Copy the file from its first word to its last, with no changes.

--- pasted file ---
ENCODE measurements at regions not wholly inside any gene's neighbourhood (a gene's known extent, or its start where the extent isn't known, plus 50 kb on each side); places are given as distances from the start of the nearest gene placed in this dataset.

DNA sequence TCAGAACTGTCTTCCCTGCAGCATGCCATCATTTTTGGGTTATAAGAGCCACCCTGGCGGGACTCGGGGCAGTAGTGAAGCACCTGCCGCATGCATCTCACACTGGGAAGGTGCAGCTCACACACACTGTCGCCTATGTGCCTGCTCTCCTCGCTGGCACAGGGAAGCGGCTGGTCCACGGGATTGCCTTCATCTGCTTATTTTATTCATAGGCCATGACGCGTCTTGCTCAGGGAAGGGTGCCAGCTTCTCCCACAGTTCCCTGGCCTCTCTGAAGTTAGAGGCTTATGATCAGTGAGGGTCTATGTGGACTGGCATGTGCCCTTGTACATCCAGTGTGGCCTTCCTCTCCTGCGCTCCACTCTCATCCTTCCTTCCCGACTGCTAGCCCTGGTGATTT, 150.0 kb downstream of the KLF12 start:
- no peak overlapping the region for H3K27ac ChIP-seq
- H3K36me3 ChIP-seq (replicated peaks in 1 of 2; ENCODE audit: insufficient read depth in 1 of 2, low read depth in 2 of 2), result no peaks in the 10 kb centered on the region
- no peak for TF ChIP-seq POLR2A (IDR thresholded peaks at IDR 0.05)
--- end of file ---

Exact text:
ENCODE measurements at regions not wholly inside any gene's neighbourhood (a gene's known extent, or its start where the extent isn't known, plus 50 kb on each side); places are given as distances from the start of the nearest gene placed in this dataset.

DNA sequence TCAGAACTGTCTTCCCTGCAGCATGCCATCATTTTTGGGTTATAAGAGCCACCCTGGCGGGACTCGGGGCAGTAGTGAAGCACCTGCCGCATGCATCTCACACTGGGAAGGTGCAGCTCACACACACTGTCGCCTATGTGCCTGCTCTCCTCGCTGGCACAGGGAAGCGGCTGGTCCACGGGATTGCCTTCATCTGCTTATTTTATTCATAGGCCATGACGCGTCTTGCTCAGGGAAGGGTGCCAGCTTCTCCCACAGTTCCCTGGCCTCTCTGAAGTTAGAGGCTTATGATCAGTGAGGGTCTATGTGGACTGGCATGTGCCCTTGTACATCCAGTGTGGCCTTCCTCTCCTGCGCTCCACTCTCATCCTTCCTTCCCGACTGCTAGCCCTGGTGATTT, 150.0 kb downstream of the KLF12 start:
- no peak overlapping the region for H3K27ac ChIP-seq
- H3K36me3 ChIP-seq (replicated peaks in 1 of 2; ENCODE audit: insufficient read depth in 1 of 2, low read depth in 2 of 2), result no peaks in the 10 kb centered on the region
- no peak for TF ChIP-seq POLR2A (IDR thresholded peaks at IDR 0.05)